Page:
Finally, Trump’s decision to withdraw from Syria seems to have come at the price of James Mattis, the US Secretary of Defence. In his resignation letter to Trump he said:

My views on treating allies with respect and also being clear-eyed about both malign actors and strategic competitors are strongly held and informed by over four decades of immersion in these issues. We must do everything possible to advance an international order that is most conducive to our security, prosperity and values, and we are strengthened in this effort by the solidarity of our alliances.

Because you have the right to have a Secretary of Defense whose views are better aligned with yours on these and other subjects, I believe it is right for me to step down from my position.

Meaning, he disagrees with Trump on how he sees the role of the US military in future. A lot of people are saying this is a body-blow for Trump, and losing a man like Mattis is a big loss for any organisation, but I’m not so sure. Mattis is one hell of a soldier and probably knows everything there is too know about winning wars, but it is not his job – nor his expertise – to determine the political direction in which US forces are applied now or in future. As I understand it, his job is to advise the president on military possibilities and, once strategic political decisions have been made, to make the military decisions necessary to achieve the desired outcomes. In other words, Mattis might be quite happy for the US to stay deployed in Syria forever and “advance an international order” but that’s irrelevant to his duties.  His job is to win battles in Syria, not decide whether the US is involved there and for how long.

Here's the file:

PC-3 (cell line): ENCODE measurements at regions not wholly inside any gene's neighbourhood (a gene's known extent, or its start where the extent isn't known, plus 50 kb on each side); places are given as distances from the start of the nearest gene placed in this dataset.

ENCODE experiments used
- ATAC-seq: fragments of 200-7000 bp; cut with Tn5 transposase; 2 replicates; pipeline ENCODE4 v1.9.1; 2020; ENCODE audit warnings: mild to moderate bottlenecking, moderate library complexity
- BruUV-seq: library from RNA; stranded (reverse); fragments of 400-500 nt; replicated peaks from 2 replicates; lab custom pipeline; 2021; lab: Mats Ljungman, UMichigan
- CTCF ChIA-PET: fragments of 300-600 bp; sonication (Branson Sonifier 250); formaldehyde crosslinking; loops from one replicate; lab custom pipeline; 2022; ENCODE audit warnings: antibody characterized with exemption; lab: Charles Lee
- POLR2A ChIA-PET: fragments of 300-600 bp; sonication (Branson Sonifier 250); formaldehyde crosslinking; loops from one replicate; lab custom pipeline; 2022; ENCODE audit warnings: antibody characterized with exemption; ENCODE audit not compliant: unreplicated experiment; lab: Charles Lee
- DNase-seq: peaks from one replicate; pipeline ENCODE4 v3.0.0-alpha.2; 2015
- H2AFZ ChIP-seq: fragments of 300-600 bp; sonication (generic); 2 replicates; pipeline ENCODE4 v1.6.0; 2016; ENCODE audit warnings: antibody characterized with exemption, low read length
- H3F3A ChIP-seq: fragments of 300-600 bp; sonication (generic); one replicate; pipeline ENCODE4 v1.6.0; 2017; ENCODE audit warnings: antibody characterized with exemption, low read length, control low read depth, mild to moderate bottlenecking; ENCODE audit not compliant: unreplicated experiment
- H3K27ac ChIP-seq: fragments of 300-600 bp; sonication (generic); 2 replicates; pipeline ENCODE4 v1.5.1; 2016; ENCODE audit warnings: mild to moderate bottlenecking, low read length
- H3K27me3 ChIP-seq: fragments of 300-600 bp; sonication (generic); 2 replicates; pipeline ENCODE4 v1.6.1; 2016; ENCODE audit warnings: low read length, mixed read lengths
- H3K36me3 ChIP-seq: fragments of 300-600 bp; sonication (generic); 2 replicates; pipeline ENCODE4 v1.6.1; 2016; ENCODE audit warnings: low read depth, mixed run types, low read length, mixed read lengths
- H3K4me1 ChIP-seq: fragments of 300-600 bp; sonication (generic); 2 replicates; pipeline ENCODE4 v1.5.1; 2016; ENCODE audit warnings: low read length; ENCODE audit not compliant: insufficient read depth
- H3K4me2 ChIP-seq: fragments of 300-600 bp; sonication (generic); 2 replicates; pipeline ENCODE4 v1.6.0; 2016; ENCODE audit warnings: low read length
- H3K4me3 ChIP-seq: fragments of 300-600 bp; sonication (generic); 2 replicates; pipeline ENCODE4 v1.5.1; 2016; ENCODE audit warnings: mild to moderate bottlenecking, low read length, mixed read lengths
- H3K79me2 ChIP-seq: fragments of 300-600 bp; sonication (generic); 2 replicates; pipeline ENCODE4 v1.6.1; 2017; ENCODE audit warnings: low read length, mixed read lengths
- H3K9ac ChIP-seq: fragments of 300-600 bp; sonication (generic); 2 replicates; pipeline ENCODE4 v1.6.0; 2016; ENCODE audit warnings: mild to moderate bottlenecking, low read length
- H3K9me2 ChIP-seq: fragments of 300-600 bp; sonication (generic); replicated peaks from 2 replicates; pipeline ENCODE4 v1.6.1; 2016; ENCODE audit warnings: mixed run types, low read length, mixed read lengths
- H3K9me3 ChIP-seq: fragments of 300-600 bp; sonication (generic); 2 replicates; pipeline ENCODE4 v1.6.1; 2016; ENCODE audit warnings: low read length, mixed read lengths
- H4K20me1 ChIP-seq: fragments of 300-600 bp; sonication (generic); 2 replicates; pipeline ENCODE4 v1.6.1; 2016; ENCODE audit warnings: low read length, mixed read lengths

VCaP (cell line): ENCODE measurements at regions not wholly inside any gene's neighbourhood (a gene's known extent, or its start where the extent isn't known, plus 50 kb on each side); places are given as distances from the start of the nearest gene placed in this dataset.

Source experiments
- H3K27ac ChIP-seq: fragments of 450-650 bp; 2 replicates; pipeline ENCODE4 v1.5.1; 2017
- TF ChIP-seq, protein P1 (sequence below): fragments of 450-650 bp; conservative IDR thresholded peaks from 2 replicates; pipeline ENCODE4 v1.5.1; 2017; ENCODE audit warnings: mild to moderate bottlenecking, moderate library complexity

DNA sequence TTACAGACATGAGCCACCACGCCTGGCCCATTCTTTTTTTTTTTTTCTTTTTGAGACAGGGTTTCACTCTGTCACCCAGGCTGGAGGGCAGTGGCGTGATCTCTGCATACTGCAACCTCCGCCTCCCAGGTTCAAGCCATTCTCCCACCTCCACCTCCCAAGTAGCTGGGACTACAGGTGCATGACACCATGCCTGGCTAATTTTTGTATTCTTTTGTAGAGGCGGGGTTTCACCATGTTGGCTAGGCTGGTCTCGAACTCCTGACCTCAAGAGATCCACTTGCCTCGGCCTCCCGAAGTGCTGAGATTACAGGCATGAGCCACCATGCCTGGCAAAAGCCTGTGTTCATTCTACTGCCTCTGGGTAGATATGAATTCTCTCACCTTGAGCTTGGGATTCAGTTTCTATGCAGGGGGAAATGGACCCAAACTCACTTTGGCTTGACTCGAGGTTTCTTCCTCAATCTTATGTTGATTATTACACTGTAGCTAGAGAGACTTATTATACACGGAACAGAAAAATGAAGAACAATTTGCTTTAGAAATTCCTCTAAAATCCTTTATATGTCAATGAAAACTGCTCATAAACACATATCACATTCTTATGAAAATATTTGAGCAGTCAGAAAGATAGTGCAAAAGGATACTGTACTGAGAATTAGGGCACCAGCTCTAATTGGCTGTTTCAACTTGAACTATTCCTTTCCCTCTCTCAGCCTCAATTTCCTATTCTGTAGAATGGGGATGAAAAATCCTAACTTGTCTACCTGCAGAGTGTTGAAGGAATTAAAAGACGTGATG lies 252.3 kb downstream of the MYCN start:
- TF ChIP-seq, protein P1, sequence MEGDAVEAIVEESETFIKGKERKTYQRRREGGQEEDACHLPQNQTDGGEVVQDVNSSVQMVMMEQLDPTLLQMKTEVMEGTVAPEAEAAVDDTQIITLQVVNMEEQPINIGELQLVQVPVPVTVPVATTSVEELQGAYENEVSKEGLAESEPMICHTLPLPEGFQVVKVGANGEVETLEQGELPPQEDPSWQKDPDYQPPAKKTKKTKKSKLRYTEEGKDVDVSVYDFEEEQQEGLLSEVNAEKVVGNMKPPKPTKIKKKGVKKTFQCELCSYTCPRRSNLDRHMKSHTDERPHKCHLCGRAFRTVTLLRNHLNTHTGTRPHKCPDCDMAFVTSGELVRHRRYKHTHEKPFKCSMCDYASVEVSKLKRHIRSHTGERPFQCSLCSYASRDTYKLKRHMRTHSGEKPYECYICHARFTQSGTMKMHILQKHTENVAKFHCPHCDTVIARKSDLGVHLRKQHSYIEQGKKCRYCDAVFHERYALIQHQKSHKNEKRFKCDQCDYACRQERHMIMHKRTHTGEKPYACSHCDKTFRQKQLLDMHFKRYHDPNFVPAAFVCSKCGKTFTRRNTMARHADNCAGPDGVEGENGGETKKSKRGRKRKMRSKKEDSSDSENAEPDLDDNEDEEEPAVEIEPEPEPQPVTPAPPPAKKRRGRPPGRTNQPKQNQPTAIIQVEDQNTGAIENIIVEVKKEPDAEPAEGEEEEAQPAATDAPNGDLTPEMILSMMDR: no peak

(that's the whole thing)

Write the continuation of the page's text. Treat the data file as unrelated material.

So while it is quite right for Mattis to resign at the end of his tenure if he is unconvinced by Trump’s political approach, one must remember that Trump ran on a platform of not using US military power to “advance an international order”. Indeed, that seems to be a policy many Americans, and an awful lot of foreigners, really wish America would abandon. Unless, it seems, it’s Trump making the decision, in which case bombing people is good again.